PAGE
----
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South Africans March for Economic Equality

  • Thuso Khumalo

Members of the Economic Freedom Fighters (EFF) party sing during their march for economic reform outside the Johannesburg Stock Exchange, Oct. 27, 2015.

Members of the Economic Freedom Fighters (EFF) party sing during their march for economic reform outside the Johannesburg Stock Exchange, Oct. 27, 2015.

Supporters of a South African left-wing political party filled streets of downtown Johannesburg to march in favor of government interventions they say will ensure greater economic equality. The march coincides with a nationwide shutdown of universities.

The marchers numbered in the thousands. Their first stop was the Reserve Bank of South Africa.

There, the marchers, supporters of the political party the Economic Freedom Fighters, demanded a national bank that will give no-interest loans to poor South Africans.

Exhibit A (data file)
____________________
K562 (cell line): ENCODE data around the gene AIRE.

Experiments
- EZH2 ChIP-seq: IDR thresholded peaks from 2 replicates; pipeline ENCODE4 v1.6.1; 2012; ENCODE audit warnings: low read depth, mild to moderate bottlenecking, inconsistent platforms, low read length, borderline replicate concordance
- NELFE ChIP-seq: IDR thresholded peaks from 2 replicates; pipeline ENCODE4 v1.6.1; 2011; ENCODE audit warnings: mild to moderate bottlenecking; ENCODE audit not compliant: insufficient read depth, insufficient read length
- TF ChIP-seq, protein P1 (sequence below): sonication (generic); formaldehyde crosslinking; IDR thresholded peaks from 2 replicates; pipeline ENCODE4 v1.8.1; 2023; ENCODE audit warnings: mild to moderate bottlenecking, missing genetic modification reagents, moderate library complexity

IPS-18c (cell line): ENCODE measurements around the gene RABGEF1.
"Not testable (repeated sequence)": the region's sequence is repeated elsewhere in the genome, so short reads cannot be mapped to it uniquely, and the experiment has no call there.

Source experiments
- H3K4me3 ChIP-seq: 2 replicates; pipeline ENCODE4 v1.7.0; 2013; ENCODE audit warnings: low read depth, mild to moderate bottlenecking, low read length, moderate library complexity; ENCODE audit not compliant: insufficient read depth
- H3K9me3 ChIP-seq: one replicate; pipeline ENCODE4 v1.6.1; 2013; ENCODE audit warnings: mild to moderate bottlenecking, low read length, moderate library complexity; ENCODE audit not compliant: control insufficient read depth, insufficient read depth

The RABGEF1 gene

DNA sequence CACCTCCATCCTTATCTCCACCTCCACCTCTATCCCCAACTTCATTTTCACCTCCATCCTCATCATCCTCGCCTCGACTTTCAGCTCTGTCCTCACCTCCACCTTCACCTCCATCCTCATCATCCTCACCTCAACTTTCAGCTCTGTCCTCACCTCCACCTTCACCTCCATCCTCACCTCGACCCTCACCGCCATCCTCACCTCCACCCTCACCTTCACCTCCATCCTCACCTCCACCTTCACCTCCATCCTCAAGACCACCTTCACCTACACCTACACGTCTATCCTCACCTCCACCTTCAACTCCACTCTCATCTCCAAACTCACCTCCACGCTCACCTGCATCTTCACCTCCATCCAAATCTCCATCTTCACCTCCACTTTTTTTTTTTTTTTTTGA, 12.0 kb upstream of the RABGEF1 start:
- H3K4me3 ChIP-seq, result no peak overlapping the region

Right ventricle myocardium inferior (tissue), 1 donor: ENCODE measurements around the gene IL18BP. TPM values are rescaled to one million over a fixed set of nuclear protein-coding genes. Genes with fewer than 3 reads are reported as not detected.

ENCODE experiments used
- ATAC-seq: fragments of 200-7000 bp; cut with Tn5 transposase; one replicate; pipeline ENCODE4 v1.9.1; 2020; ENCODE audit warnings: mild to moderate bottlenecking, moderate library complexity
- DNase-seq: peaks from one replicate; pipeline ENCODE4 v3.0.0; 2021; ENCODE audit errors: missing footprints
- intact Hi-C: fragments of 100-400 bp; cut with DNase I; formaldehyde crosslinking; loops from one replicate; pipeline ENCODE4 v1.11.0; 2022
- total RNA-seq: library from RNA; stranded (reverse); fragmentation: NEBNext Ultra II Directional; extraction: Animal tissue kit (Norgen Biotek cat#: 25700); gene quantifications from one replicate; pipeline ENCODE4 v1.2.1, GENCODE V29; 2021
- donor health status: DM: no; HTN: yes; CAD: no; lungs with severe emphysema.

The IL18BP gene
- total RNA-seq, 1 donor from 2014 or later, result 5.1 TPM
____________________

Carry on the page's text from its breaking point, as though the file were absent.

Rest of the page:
Moving on to the Chamber of Mines, the Economic Freedom Fighters demanded nationalization of the country's mines and better wages for mine workers.

The march ended at the Johannesburg Stock Exchange. There, the party protested what it says is a trend of whites and foreigners owning the majority of companies.

EFF Party leader Julius Malema called for economic transformation.

“If they are not going to respond, they must expect a complete shutdown, the whole of South Africa. Gone are those days where white capital will do as they wish," said Malema.

Tuesday's march comes against the backdrop of nearly two weeks of nationwide student protests against proposed university tuition hikes.

The students won a concession last week with President Jacob Zuma announcing a zero percent hike for 2016. But some student protesters have vowed to continue because they say their bigger aim of economic and educational equality has not been met.

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